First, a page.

Avalanche: Mineral Fork

Observation Date
Saturday, March 30, 2024
Avalanche Date
Saturday, March 30, 2024
Salt Lake » Big Cottonwood Canyon » Mineral Fork
Location Name or Route
MIneral Fork - GB No
Avalanche Type
Soft Slab
Avalanche Problem
New Snow
In Mineral Fork. At roughly 9100 feet we reached the portion of the skin track where we could either go right and ski Moonlight or left and ski GB No aprons or continue further up to the ridge. We went left to GB No. Before crossing to GB No, we again discussed today's avy forecast, the steeps above us, the cornices, slope angle, wind conditions (which were nil), the North - Northeast aspect of the objective, and the fact that we had seen a party of 3 that was just about to attain the ridge could be above us (we did not know which way they would head on the ridge).
As we approached the skier’s right side of GB No we tucked in at the top of the apron (approx. 35 degrees and just before it got much steeper above us) behind 4 very large pine trees as a way to manage the overhead risk knowing the new snow depth was approx. 6 - 8”. We saw no signs of instability or wind deposits on the way up or at our location; temps were much cooler at 9100 feet and the new snow at that elevation was not dense. As we were just about done transitioning (about 5-6 min after we stopped) snow began to slide past us about 8-10” deep. Skier 1 - who was maybe 10 feet further skier's left and closer to the tree above him - never lost his feet. Skier 2 slid 20-30 feet staying on top the entire time. As our packs, skins, etc were off to transition, they were carried another 20-30 feet below skier 2 but stayed on top as well.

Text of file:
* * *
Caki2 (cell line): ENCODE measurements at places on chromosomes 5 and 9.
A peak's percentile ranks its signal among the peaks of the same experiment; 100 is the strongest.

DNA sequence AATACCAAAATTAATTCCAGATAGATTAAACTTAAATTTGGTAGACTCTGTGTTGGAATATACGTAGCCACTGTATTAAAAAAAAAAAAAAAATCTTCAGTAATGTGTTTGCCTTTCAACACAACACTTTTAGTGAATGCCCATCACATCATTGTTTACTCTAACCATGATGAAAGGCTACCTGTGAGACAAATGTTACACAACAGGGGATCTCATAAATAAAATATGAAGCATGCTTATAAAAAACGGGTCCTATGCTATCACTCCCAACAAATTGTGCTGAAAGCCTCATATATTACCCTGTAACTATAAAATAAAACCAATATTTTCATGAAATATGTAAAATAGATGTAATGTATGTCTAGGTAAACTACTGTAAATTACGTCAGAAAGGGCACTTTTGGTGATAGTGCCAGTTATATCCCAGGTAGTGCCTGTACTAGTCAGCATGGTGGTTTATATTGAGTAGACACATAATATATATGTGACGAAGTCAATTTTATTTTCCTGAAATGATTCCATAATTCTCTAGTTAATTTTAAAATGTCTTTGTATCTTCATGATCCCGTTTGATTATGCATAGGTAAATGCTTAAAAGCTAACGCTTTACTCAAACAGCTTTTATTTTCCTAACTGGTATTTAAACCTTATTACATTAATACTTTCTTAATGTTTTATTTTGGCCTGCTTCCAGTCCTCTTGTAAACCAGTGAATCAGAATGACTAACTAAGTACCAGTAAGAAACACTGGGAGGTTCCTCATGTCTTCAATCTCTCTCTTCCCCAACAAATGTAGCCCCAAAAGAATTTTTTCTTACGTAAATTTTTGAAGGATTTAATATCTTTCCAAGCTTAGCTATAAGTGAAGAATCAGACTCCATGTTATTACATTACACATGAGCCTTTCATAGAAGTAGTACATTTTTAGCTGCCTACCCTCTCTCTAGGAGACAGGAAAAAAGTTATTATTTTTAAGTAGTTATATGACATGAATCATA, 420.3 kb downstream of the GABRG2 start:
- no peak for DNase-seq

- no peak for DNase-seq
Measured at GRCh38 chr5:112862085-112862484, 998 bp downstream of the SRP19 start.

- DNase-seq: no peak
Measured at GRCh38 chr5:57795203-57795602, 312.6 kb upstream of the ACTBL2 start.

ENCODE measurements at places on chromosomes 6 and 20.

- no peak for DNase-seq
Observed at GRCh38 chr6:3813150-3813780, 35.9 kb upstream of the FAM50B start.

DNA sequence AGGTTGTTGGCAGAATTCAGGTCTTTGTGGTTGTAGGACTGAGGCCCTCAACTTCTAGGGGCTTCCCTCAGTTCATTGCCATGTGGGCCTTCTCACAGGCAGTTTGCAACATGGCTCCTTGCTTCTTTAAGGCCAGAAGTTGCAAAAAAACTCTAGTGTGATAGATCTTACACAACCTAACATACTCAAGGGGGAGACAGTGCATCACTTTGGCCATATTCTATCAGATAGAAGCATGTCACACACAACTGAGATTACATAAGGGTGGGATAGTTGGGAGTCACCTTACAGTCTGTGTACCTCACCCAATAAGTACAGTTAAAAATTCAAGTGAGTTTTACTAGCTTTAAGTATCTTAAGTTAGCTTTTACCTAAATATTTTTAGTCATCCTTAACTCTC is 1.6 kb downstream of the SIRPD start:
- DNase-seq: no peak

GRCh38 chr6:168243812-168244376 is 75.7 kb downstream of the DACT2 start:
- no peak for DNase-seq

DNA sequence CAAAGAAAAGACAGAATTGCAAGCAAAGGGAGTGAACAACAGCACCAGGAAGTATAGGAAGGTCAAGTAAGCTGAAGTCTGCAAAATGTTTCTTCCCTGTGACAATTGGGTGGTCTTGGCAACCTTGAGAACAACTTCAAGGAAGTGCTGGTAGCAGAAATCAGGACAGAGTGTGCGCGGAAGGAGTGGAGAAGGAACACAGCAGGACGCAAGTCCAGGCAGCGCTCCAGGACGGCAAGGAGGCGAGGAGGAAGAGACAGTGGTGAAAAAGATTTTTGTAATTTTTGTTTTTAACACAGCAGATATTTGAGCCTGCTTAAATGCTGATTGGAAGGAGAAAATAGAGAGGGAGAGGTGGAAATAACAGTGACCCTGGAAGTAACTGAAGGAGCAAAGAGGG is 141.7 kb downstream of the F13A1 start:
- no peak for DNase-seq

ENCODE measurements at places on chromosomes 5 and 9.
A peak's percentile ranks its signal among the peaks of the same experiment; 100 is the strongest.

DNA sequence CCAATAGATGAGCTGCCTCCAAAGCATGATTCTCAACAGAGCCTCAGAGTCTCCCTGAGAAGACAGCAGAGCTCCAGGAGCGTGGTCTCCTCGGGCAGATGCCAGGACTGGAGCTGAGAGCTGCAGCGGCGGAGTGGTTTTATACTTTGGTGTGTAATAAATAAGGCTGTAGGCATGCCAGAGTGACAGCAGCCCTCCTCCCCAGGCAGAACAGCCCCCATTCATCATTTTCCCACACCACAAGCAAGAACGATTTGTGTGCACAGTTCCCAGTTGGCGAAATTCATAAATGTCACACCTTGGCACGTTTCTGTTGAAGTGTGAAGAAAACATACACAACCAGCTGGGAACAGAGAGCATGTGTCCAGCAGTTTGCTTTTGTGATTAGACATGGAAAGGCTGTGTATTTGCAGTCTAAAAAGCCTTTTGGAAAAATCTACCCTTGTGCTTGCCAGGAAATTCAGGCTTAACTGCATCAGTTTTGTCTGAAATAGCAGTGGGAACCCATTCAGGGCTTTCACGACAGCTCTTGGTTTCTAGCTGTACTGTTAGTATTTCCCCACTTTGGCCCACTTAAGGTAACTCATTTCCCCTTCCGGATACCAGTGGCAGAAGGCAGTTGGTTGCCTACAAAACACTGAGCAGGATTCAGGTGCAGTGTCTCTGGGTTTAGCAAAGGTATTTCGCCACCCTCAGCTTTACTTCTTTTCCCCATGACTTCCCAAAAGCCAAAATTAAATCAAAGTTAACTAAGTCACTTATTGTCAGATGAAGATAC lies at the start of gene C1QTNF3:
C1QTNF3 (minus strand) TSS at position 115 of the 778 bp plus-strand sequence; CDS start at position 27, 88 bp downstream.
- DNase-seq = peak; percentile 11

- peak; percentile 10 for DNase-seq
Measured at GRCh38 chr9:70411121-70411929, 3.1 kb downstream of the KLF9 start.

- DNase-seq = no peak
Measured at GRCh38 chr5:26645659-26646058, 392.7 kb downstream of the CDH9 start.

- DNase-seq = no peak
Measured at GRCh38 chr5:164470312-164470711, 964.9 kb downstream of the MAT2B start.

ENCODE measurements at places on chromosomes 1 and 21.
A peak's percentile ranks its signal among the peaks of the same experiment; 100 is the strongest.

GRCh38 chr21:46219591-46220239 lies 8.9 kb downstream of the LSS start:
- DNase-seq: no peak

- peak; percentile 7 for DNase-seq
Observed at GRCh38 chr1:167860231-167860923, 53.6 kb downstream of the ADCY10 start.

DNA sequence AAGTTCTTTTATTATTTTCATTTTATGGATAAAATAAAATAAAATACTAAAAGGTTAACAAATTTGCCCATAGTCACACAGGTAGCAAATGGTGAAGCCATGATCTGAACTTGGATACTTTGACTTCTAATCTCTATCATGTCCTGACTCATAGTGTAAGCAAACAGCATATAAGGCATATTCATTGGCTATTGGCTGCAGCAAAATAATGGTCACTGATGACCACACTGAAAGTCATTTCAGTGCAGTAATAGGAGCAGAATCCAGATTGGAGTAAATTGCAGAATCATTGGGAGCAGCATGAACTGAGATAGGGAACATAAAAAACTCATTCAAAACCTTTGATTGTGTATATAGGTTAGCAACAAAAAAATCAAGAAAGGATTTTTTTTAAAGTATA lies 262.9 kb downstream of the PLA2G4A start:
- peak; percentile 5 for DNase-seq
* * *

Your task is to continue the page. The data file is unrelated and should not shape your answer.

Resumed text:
Due to the flat light and obstacles in our view we could not see well enough to determine the width of the slide or precisely the top of the crown. As best we could tell, it looked like the avalanche started 150+ feet looker’s left of our position and quite a bit further up the slope (close to the ridge). As we gained perspective from much further below, it appeared that the slide split around a pronounced knob. We were on the far skier’s left edge of the debris. Far more of the debris was well to the skier’s right of us. It was hard to determine the length of the slide given our inability to see the true crown, but it clearly slid at least ~250 feet down. We estimate that the slide was 8-10" deep, and it seemed that it was the new storm snow sliding on a firm layer.
We also have no clear picture of what triggered the slide (i.e., remote trigger of a wind slab by skiers on the ridge or by ourselves while we transitioned, a piece of cornice falling onto a wind deposit just below the ridge, etc.).